In a fascinating book, Origins of the human mind, Canadian psychology Melvin Donald suggests that humans are three distinct evolutionary stages above apes in terms of our cognition. These steps are all related to an ability to better communicate with others. The first stage was learning to mime to demonstrate our wants and desires; then the development of language to communicate rich concepts and thoughts; and finally, the ability to store our communication externally – writing.

Donald’s point is an important one, the human mind hasn’t necessarily got smarter in itself, rather we’ve found ways to game the system. To work round our limitations. Firstly, by miming, then creating language, and ultimately by extending the capacity of memory by storing it elsewhere.

In fact, it’s common knowledge that human memory is relatively poor. In a seminal paper – The Magical Number Seven, Plus or Minus Two – psychologist George Miller showed that humans can only hold seven objects in their mind (plus or minus two) at any one time. A fact so rigorously proven it’s now referred to as Miller’s Law.
As Donald Norman, an expert in human-centered design, notes in his book Things that make us smart, ‘Our working memory is limited in capacity. It’s very difficult to do complex problem-solving in our heads.’ Barring exceptional, well, exceptions (such as Peter Hilton, one of the code breakers at Bletchley Park in the UK during World War Two, whom it was rumoured could hold two sets of 20 letter codes in his head, running them across each other in his mind’s eye to look for correlations) humans just can’t hold too much information in their brain at any one time. Rather, suggests Norman, ‘humans have managed to overcome limitations of brainpower by inventing external devices to aid in thought.’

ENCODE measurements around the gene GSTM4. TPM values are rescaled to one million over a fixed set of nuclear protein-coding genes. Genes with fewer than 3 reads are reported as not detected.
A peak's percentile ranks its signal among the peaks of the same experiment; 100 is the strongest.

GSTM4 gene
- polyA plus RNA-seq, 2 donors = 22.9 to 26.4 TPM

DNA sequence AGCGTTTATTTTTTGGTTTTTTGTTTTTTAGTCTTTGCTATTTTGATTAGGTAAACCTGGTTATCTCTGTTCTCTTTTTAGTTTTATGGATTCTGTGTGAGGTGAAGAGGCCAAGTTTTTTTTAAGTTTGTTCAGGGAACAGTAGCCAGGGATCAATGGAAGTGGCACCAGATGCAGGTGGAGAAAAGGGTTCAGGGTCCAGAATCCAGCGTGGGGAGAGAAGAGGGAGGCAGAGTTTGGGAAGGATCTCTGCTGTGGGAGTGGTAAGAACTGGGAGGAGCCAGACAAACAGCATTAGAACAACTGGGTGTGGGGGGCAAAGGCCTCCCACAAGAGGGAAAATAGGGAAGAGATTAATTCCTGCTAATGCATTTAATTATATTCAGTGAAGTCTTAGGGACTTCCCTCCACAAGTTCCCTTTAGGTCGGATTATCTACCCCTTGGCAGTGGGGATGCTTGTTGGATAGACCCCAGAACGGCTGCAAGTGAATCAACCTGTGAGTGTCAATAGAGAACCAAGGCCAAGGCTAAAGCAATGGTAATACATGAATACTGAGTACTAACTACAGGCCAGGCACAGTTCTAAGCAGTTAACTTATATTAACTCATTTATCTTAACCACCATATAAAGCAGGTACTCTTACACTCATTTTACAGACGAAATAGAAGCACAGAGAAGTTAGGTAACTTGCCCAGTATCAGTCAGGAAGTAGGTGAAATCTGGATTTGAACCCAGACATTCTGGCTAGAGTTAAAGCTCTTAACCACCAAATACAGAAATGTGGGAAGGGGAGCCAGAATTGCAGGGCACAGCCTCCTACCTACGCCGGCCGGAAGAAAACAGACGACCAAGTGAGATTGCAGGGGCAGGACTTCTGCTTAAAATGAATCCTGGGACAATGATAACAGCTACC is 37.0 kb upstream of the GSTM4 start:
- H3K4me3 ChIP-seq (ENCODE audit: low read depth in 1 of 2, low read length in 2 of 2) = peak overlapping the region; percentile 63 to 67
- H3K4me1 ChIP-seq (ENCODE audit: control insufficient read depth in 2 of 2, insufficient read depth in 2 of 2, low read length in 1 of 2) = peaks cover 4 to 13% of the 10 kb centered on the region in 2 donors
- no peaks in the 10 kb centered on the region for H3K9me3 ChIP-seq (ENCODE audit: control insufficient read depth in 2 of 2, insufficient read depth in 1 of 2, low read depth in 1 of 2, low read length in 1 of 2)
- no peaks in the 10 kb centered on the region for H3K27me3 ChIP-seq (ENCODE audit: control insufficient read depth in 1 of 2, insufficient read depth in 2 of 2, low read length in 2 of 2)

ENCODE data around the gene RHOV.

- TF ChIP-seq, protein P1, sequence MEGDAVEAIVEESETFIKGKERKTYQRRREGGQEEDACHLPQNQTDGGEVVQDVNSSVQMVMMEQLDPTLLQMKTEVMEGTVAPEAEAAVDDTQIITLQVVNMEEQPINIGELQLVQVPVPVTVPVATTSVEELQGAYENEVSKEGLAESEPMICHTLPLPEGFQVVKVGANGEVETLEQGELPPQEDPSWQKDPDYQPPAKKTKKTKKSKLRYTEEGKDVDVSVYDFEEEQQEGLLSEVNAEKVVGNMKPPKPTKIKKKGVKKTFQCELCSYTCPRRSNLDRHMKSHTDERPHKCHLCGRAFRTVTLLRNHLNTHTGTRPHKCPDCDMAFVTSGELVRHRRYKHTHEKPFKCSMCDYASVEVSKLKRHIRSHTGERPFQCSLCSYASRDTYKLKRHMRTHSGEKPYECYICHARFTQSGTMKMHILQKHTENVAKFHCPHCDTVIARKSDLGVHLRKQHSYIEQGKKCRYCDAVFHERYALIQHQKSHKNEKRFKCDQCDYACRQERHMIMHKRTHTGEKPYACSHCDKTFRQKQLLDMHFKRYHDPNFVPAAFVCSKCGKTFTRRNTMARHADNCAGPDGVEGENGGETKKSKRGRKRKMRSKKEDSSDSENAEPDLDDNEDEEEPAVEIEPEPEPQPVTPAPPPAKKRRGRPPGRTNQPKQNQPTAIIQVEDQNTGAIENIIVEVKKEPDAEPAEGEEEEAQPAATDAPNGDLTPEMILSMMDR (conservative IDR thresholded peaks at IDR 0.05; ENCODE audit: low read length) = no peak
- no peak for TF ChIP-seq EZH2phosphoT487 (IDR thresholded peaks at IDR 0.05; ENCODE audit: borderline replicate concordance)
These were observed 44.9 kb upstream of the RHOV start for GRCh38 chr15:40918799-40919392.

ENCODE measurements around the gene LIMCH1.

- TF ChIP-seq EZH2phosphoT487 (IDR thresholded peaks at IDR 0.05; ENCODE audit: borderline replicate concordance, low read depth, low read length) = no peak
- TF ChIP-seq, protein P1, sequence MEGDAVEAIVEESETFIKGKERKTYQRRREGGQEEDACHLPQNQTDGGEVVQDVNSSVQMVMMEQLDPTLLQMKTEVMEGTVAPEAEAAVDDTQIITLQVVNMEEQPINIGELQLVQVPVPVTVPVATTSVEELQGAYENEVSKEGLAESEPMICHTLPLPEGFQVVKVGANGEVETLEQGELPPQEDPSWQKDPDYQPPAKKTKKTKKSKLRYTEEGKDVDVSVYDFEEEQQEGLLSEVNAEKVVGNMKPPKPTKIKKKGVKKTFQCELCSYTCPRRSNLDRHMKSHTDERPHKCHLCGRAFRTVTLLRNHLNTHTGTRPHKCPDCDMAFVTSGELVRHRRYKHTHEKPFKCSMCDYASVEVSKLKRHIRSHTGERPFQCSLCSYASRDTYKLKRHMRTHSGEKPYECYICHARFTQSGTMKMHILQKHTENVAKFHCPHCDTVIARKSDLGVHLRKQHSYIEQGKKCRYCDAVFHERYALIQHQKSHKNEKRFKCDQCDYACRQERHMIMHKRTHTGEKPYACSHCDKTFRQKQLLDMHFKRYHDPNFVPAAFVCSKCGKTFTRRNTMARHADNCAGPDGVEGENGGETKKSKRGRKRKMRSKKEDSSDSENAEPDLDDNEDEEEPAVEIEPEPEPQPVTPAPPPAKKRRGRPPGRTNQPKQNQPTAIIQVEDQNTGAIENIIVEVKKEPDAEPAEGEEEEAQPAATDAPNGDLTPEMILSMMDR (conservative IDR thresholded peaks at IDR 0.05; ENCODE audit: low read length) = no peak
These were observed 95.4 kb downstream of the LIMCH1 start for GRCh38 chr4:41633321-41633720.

Much easier, instead, to create what psychologists call external memory, putting our thoughts and ideas down on paper so as to remove the burden of memory.

Thinking is hard. Our brains use up 20% of the body’s energy doing it. But it becomes much harder to both remember information and think about it. It’s why we write down long division; it’s very difficult to both hold different numbers in your short-term memory and manipulate them. Much easier, instead, to create what psychologists call external memory, putting our thoughts and ideas down on paper so as to remove the burden of memory. Freeing the mind to only think about those ideas.

This is a solution not lost on university faculties. A number of universities recommend prewriting –preliminary notes that precede the actual writing of a university paper. Prewriting can take many forms, from purely jotting down facts and figures to more elaborate suggestions, such as mind mapping (in fact Berkeley University lists 5 different types of pre-writing). The point is that it is much easier to write down all the information you have in your mind – removing the need to remember it – allowing yourself to focus only on thinking and analysing that information.

And yet.

it’s often that as researchers we don’t take this step to prewrite, to create an external memory. Rather we jump straight to writing our thoughts into PowerPoint or Word, working straight from memory. Forcing ourselves to both remember the salient points from the focus groups, or various stats from the online survey, or key insight from the ethnography and bring them together into a cohesive thought about what all this means.

But it is much easier to turn to the tools of our childhood, pens and paper, and write down our memories of the data as they occur to us. In this way, it’s much easier to see the big picture, how different pieces of data fit together, how the flow can be perfected, what pieces are redundant and what are the most compelling findings to celebrate.

Though it can be more time-consuming at the start to prewrite your presentation, you will ultimately find yourself creating a much more succinct, powerful and compelling presentation. By embracing the power of external memory and allowing your brain to focus on finding the insights.